Famines linked to global diabetes epidemic

Time in the womb is a critical period for early childhood development. Now, a review by Monash University researchers suggests that pre-birth exposure to poor nutrition during famines and other natural disasters may put babies at risk of diabetes, contributing to today’s global type 2 diabetes mellitus (T2DM) epidemic.

The review, led by Monash University’s Department of Diabetes, examined data about the pre-birth (in utero) exposure to poor nutrition during the Chinese Famine (1959–1961), concluding it probably contributed to the modern-day epidemic. It was published today in the journal Nature Reviews Endocrinology.

Professor Paul Zimmet AO said early life events increased the risk of diabetes through what are called epigenetic changes – chemical modifications to genes caused by the environment. Epigenetic changes convey risk of diabetes and obesity in adulthood, and can become intergenerational, perpetuating risk through future generations.

“These gene-environment interactions resulting from famine and the subsequent increased intergenerational risk have contributed to the current epidemic of T2DM in China, which poses major social, health and economic challenges,” Professor Zimmet said.

“More than 25% of all cases of diabetes globally are now in China. Yet, forty years ago, diabetes was uncommon. Today there are over 120 million people affected.”

Genes and lifestyle change, the traditional ‘culprits’ held to be responsible for diabetes, do not alone explain this phenomenal increase, he said.

Recent global diabetes estimates suggest there were 449 million people with diabetes in 2017, with that figure expected to rise to more than 700 million by 2045.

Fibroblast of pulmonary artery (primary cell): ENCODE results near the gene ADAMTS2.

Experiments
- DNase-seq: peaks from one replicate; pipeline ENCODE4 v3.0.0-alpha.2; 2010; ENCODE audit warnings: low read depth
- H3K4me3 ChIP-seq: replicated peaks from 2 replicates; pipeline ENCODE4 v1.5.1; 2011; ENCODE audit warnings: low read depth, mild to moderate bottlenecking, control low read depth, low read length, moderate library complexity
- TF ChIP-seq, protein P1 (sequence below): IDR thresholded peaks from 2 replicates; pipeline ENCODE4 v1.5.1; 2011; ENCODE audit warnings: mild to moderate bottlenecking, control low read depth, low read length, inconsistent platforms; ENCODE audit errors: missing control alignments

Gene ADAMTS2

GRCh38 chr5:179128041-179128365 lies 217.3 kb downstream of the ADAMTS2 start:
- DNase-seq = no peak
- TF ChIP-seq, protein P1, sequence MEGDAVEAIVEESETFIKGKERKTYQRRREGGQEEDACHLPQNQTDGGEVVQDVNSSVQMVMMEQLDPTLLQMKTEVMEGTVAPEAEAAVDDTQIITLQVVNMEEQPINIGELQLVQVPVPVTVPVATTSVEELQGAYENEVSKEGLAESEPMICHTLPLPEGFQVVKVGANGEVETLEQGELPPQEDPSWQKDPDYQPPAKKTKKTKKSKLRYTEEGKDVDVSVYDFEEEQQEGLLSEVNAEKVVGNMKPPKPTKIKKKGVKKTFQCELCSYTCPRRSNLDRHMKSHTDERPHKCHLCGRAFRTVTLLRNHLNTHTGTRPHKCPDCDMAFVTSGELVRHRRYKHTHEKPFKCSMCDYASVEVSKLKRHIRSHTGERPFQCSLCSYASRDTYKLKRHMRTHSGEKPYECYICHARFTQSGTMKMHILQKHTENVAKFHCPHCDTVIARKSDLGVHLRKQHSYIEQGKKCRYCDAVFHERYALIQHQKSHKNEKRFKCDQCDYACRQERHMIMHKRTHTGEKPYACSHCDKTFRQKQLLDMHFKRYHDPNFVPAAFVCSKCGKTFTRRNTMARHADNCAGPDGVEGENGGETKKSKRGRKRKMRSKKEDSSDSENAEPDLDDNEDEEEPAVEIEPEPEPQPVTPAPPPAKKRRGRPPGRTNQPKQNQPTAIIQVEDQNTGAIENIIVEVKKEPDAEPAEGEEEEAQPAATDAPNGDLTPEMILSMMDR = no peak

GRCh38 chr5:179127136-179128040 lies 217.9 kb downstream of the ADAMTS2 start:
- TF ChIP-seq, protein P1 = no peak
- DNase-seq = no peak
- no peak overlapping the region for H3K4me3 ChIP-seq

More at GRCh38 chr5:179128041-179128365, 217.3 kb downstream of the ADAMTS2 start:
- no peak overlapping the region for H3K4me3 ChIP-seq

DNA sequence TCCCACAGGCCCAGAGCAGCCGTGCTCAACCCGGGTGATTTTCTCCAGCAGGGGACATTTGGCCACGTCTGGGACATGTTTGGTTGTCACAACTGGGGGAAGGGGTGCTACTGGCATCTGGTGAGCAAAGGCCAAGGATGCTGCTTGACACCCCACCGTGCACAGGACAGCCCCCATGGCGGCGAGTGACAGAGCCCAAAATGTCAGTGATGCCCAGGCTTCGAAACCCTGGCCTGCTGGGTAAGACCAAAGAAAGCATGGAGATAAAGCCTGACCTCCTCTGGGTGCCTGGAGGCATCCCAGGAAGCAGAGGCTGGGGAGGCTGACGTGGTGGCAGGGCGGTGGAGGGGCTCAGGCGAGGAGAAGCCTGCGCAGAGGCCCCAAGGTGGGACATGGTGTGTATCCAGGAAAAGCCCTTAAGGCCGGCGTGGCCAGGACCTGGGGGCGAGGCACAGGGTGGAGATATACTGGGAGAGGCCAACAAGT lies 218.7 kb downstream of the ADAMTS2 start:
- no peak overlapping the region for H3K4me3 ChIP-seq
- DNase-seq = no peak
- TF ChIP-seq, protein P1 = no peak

Professor Zimmet said the paper’s conclusions suggest that the prevention of type 2 diabetes cannot be confined to lifestyle measures.

“The famine and diabetes scenario, a rise in diabetes seen many decades after catastrophic famines, provides an urgent public health warning. It has important implications for diabetes control in the developing world,” he said.

Professor Zimmet warned there was an urgent need for UN Food Agencies and others to review the way emergency food aid was given in populations for major catastrophes, including war and earthquakes.

“The future welfare and life-course of millions of children depend on action on the urgent need for responsible and appropriate handling of the nutritional and social issues in terms of relief aid and food supplies,” he said.

Rises in diabetes numbers also occurred many years after famines in the Netherlands (the Dutch Winter Famine), the Ukraine and elsewhere.

The paper was co-written by
Associate Professor Zumin Shi, who now works in the Human Nutrition Department Qatar University.

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